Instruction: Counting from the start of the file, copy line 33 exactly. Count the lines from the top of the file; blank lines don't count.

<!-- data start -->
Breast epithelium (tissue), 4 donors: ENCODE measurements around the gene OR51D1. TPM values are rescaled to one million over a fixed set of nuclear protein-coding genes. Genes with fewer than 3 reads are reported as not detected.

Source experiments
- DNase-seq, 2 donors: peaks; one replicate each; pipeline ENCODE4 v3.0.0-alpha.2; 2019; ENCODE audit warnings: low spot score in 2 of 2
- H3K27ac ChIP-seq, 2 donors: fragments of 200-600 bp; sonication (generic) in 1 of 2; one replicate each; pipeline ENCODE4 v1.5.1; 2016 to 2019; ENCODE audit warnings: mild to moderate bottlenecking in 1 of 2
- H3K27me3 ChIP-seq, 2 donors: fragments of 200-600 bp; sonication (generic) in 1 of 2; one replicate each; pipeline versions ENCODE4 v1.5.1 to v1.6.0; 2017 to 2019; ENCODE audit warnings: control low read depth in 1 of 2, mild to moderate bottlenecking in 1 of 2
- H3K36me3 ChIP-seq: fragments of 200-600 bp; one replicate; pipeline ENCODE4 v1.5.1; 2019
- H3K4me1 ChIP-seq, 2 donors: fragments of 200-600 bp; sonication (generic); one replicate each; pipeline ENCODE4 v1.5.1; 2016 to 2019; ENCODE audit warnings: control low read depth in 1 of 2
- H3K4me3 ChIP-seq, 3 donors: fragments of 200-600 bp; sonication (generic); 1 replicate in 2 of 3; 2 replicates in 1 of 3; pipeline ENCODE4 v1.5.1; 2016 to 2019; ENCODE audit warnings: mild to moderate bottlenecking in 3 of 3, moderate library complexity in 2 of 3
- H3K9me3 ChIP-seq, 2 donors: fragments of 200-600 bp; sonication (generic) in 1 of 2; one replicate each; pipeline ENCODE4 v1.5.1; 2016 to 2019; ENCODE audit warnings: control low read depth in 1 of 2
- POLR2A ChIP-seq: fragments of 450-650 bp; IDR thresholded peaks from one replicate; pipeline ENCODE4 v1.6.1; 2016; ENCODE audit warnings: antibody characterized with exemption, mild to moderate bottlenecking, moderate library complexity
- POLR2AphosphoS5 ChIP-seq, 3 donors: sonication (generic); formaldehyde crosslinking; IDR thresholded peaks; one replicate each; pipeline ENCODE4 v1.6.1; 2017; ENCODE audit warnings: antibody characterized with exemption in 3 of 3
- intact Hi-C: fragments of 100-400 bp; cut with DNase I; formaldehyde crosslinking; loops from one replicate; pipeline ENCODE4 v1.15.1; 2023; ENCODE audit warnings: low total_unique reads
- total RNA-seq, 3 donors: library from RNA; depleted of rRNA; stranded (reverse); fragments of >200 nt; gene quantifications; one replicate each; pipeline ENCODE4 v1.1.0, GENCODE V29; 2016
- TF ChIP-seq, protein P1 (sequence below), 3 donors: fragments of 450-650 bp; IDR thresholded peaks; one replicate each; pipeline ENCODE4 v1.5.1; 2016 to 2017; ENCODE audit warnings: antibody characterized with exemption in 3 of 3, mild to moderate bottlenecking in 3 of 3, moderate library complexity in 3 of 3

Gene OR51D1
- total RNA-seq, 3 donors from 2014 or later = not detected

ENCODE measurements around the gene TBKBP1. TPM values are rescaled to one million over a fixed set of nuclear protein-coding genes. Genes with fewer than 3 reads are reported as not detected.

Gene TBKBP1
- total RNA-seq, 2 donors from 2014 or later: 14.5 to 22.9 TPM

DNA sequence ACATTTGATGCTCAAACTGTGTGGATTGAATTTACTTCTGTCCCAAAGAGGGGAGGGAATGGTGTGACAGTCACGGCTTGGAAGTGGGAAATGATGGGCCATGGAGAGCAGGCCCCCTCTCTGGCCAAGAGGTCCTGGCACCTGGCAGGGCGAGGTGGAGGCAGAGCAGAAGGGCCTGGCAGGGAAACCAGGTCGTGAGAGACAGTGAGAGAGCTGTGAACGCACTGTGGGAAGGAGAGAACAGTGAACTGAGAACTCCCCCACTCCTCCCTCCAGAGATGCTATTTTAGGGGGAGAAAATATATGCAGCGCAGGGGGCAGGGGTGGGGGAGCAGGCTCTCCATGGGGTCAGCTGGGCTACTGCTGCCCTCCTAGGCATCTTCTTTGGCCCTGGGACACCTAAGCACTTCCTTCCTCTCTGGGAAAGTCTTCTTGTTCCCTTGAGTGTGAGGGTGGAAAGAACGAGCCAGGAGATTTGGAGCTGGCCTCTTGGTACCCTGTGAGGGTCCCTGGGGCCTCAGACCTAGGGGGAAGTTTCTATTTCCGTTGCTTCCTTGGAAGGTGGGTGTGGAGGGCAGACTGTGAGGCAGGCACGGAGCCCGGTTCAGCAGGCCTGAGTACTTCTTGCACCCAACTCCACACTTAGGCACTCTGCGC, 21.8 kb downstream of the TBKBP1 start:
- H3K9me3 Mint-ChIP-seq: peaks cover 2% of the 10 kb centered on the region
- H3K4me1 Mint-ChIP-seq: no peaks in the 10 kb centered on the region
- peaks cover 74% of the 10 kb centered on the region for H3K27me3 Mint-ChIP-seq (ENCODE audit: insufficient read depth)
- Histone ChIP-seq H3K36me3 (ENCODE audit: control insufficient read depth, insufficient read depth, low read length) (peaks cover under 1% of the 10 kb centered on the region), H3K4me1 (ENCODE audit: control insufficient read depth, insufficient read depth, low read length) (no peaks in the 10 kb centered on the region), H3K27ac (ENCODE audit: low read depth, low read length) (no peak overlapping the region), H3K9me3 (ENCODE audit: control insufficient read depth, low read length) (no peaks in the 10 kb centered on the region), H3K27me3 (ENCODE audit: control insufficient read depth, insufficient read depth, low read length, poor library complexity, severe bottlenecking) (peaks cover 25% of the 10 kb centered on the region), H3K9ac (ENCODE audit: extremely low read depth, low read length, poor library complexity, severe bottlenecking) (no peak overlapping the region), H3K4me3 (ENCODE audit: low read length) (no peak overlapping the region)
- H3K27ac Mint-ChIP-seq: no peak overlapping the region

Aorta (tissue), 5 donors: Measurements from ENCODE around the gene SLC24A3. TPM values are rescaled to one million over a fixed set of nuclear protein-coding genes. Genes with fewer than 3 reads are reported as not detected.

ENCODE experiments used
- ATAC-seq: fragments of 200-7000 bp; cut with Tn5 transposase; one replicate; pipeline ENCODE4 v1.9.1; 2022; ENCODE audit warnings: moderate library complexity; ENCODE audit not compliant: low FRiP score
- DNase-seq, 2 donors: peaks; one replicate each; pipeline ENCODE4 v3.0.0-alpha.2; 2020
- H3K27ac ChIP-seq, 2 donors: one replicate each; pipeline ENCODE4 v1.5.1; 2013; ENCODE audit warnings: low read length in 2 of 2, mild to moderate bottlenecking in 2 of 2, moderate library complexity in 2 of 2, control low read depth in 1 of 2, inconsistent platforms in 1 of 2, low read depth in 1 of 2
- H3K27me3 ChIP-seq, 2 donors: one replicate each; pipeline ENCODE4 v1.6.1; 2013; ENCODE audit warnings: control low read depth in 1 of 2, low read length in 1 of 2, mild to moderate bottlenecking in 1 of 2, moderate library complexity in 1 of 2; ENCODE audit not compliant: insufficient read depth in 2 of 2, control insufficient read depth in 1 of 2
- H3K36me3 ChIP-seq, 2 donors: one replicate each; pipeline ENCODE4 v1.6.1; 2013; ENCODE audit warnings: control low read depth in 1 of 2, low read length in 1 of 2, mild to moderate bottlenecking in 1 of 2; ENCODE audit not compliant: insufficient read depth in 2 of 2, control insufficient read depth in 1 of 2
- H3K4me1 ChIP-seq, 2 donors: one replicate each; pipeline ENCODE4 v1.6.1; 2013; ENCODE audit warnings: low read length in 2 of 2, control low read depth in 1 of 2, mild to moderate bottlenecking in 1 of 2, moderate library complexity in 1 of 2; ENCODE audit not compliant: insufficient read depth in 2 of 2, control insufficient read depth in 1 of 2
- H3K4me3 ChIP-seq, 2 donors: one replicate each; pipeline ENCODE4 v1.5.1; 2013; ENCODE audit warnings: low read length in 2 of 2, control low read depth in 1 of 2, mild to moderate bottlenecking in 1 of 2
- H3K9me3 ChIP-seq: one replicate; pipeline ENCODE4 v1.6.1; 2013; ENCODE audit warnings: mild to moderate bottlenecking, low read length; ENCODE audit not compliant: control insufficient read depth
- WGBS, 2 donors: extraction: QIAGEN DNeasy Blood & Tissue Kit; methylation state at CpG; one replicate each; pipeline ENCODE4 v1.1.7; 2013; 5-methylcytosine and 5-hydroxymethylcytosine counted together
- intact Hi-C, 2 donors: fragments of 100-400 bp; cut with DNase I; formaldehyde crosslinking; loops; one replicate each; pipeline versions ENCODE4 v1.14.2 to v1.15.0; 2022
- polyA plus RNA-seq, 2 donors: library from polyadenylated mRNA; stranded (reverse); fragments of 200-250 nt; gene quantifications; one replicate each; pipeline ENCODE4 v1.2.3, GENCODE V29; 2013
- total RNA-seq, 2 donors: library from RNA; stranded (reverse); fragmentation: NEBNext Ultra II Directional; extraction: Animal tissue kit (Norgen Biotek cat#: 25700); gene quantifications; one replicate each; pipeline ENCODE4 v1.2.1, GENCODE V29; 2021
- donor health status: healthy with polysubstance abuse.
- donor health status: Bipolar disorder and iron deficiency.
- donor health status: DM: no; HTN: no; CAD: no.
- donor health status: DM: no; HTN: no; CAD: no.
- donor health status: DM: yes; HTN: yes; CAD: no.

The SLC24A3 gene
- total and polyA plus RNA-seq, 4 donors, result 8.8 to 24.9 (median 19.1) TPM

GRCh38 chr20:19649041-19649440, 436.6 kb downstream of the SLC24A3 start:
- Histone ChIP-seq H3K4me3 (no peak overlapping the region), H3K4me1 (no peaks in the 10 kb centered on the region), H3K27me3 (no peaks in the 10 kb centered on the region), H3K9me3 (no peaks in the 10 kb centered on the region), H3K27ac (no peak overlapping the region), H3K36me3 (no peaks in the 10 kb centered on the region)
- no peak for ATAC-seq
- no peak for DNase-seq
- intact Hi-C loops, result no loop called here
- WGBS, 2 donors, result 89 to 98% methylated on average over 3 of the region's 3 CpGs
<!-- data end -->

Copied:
- H3K4me1 ChIP-seq, 2 donors: one replicate each; pipeline ENCODE4 v1.6.1; 2013; ENCODE audit warnings: low read length in 2 of 2, control low read depth in 1 of 2, mild to moderate bottlenecking in 1 of 2, moderate library complexity in 1 of 2; ENCODE audit not compliant: insufficient read depth in 2 of 2, control insufficient read depth in 1 of 2